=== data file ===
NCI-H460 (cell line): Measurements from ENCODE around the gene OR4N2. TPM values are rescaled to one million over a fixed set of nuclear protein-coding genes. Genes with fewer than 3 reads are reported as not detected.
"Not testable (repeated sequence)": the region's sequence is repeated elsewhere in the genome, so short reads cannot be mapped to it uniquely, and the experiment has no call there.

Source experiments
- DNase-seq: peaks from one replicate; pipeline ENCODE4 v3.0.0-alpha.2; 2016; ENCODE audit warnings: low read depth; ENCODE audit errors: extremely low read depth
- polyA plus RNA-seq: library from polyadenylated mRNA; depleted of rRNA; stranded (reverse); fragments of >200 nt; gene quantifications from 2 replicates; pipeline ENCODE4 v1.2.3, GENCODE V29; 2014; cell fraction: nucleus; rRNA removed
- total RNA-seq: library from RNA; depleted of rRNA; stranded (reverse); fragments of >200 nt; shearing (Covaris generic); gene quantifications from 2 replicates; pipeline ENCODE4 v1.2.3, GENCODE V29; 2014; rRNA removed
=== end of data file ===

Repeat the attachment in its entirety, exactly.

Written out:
NCI-H460 (cell line): Measurements from ENCODE around the gene OR4N2. TPM values are rescaled to one million over a fixed set of nuclear protein-coding genes. Genes with fewer than 3 reads are reported as not detected.
"Not testable (repeated sequence)": the region's sequence is repeated elsewhere in the genome, so short reads cannot be mapped to it uniquely, and the experiment has no call there.

Source experiments
- DNase-seq: peaks from one replicate; pipeline ENCODE4 v3.0.0-alpha.2; 2016; ENCODE audit warnings: low read depth; ENCODE audit errors: extremely low read depth
- polyA plus RNA-seq: library from polyadenylated mRNA; depleted of rRNA; stranded (reverse); fragments of >200 nt; gene quantifications from 2 replicates; pipeline ENCODE4 v1.2.3, GENCODE V29; 2014; cell fraction: nucleus; rRNA removed
- total RNA-seq: library from RNA; depleted of rRNA; stranded (reverse); fragments of >200 nt; shearing (Covaris generic); gene quantifications from 2 replicates; pipeline ENCODE4 v1.2.3, GENCODE V29; 2014; rRNA removed